Wednesday, January 16, 2008

The blackbirds are back

I heard the first red winged blackbirds of the year today. Two males were sitting in the top of the big maple tree in the yard singing their hearts out. The males usually show up here toward the end of December or early January, the females follow later, around the middle of February. I often wonder where they go. I saw them around here in late October feeding on the seeds of the sunflowers left in the garden, and then they were gone. They can't have gone all that far in two months. I know that the males and females form separate flocks in the winter and come back together when it is nesting time. We always have a large flock of them here as we have a marsh on the farm. It is a great place for the blackbirds, the occasional duck and Virginia rails. I've never seen a rail but we hear them in the marsh all spring.

Now that the black birds are here the bird seed in the feeders will start to go down fast. They are greedy birds. Up until now we have had our usual population of juncos, song sparrows, fox sparrows, and towhees at the feeders. I also saw the first pair of purple finches today.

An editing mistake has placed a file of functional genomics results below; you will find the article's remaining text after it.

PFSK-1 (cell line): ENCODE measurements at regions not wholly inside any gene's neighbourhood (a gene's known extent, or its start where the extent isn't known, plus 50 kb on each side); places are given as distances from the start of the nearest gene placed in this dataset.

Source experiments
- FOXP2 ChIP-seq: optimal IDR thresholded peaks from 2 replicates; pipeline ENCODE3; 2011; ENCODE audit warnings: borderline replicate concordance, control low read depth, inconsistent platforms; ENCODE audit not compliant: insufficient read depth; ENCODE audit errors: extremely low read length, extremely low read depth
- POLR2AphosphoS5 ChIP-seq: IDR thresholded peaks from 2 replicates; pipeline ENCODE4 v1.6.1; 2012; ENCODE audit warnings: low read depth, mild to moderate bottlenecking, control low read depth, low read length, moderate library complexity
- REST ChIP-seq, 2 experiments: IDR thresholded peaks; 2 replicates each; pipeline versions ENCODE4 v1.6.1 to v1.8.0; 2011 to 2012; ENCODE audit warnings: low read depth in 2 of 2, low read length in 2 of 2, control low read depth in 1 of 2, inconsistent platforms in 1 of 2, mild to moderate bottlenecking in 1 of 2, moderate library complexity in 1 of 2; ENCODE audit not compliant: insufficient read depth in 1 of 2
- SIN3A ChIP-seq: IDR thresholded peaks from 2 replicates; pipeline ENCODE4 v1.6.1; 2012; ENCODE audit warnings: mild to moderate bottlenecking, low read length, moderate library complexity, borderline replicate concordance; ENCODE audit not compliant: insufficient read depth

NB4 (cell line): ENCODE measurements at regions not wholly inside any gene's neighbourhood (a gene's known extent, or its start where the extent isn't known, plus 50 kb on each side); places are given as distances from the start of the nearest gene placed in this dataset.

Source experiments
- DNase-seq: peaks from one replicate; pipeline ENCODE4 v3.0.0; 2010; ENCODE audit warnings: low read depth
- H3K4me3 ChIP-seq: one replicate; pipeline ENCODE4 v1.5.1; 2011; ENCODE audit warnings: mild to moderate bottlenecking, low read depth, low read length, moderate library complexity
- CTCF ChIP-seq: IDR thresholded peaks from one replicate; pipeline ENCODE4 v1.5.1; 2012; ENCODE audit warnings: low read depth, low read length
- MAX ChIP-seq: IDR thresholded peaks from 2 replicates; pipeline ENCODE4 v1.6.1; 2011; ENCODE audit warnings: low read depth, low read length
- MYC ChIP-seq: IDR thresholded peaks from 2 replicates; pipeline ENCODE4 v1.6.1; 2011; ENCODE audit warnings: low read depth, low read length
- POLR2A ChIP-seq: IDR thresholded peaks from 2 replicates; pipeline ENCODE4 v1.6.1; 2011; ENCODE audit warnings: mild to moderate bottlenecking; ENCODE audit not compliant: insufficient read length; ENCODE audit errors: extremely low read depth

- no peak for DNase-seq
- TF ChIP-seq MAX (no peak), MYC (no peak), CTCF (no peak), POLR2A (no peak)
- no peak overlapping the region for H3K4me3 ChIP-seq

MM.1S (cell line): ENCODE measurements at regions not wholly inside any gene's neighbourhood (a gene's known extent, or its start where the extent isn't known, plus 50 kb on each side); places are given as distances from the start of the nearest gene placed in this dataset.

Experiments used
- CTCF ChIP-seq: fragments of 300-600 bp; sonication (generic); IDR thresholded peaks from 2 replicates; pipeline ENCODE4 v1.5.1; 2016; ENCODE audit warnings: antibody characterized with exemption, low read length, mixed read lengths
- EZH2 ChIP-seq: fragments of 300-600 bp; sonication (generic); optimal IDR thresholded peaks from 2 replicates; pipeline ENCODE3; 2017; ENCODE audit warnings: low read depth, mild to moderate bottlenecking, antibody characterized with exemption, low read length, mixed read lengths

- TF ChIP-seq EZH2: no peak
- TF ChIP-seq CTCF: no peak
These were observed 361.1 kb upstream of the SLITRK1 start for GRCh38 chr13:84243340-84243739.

And this winter the golden crowned sparrows seem to have stayed around. They usually show up in the spring to eat as many of our tiny seedlings as they can before they head up to the interior of British Columbia to nest. It took quite a few years before we figured out what was happening when a whole bed of peas would start disappearing. We'd blame slugs, cutworms, whatever, the usual culprits until I watched a flock of golden crowned sparrows run around in a bed of seedlings nibbling on the leaves that had just come up through the soil. They are funny little birds, looking almost like little mice down under the plants. They will fly up into the bushes just a few feet away and wait until you leave to drop back down into the garden. We quickly learned to cover all beds with floating row covers as soon as we heard their distinctive "Oh, dear me, oh dearie me" call in the spring.

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